EDITORIAL: The quest to assign blame

Instead of sympathy, some have worked to distance themselves from these attacks or to assign blame.

A massacre at two mosques in Christchurch, New Zealand on Friday has left 50 people dead and many others injured. Attacks such as these, targeting Muslim worshippers, are becoming far too common.

But some of the responses have been completely inappropriate. Instead of sympathy, some have worked either to distance themselves from these attacks or to point fingers and assign blame. Soon after the attacks occurred, there were statements from New Zealand stating that the alleged shooter was an Australian, not a New Zealander.

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Later on Friday, Australian Sen. Fraser Anning blamed Muslim immigration for the tragedy. “Does anyone still dispute the link between Muslim immigration and violence?” he stated in a tweet.

A lengthy manifesto written by the alleged shooter has detailed references to a far-right ideology and white supremacy. Understanding this motivation is an important part in preventing similar attacks from happening in the future.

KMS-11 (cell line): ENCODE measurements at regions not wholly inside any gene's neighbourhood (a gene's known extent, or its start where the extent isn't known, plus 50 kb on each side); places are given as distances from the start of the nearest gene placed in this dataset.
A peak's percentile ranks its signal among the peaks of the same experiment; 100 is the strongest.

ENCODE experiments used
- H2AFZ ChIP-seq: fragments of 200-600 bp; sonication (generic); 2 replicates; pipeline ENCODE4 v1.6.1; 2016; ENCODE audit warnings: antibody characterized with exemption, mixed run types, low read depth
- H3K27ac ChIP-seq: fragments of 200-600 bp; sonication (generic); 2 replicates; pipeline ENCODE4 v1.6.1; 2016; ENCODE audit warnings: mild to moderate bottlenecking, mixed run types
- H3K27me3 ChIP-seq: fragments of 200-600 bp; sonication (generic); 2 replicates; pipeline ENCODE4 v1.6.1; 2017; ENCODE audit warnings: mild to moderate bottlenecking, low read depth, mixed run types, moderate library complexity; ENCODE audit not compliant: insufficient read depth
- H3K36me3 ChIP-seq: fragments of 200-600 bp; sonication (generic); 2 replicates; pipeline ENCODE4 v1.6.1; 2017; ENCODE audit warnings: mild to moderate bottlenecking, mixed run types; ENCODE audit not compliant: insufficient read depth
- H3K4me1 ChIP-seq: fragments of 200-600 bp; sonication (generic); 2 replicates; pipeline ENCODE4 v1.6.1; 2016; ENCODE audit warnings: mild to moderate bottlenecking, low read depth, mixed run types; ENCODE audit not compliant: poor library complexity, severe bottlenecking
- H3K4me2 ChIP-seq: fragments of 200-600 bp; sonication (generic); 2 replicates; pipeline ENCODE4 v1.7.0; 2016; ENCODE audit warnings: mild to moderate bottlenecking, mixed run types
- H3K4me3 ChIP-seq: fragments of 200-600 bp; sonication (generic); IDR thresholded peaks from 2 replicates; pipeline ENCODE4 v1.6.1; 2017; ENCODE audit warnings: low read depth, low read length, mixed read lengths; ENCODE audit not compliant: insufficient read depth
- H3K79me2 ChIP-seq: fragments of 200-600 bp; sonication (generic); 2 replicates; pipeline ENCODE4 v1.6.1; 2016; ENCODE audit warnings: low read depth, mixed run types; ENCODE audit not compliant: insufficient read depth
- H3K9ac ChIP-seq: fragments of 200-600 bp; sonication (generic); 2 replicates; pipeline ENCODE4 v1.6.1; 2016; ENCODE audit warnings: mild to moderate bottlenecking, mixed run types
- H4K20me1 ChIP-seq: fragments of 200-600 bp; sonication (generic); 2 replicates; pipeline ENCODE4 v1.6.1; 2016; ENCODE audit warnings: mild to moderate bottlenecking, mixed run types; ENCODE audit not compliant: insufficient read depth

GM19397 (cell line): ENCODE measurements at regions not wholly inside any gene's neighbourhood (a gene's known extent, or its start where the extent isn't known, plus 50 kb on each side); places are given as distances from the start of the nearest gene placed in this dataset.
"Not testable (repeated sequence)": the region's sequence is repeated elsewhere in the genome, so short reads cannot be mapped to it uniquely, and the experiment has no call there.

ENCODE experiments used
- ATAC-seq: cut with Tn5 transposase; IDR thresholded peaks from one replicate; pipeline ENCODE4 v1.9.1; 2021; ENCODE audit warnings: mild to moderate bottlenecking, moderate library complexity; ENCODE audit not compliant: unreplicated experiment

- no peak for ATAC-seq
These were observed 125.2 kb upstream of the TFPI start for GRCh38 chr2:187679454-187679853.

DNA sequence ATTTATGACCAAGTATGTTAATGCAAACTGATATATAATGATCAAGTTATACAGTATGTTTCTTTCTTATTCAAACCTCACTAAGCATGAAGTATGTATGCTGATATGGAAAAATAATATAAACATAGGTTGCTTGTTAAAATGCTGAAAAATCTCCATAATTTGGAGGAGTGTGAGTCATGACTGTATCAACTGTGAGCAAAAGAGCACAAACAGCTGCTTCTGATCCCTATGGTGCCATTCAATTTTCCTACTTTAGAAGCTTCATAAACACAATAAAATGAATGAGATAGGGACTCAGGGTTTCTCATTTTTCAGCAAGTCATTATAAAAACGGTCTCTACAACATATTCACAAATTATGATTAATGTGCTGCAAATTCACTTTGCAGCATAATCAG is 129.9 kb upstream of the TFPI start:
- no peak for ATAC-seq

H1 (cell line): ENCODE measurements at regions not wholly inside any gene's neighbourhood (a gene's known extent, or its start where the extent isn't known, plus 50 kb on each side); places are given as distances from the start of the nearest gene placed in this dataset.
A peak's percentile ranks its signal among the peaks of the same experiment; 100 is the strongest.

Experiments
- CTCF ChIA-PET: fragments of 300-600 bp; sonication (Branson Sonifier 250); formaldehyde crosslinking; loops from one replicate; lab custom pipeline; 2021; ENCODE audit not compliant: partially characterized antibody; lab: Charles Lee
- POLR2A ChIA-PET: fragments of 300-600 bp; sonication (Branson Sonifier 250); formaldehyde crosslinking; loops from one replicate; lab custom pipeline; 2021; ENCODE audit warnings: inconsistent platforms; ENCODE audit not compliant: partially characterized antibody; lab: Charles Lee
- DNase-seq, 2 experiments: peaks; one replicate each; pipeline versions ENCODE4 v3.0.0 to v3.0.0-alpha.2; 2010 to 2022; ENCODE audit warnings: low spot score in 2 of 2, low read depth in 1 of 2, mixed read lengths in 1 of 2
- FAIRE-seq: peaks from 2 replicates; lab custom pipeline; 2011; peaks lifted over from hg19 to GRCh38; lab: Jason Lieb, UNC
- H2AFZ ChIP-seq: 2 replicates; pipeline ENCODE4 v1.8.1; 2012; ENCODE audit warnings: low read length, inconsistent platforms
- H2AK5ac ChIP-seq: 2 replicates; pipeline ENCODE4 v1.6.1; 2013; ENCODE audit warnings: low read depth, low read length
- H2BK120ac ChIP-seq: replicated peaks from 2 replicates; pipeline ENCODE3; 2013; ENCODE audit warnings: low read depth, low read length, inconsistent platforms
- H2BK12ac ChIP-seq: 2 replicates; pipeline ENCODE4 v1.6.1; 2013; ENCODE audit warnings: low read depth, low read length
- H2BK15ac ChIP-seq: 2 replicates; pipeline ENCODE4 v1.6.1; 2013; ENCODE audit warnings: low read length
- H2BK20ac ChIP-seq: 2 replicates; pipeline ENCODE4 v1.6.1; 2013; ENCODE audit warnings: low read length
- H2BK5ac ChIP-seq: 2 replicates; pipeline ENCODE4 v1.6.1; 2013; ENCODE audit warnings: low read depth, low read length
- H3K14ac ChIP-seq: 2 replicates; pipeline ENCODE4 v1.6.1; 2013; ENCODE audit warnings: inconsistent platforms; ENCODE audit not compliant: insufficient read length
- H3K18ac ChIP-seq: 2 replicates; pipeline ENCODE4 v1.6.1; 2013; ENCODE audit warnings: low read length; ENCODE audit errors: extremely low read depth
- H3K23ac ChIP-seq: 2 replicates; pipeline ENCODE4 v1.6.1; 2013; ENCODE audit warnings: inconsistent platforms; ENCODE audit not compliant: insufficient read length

But some on the political right have stated that the actions of the shooter should not be seen as a representation of right-wing politics. Rush Limbaugh, an American conservative commentator and talk show host, went even further. In a broadcast on March 15 – only hours after the massacre – Limbaugh speculated the shooter was someone from the political left, committing the horrible deeds in order to make his political opponents look bad.

Such speculation is not only implausible but also extremely cruel and insensitive, using a tragedy as a political positioning tool.

Assigning blame does nothing to explain why this tragedy happened, nor can it undo or alter the events which unfolded on Friday.

Being able to identify the shooter’s nationality or ethnic background or politics will not reduce the number who died or alleviate the grief their families and friends are experiencing, nor will it minimize the injuries of those who were wounded in the attacks.

It is understandable to feel sadness, shock, horror, revulsion, anger or confusion when massive acts of violence occur.

The quest to point fingers and place blame will benefit nobody.

 

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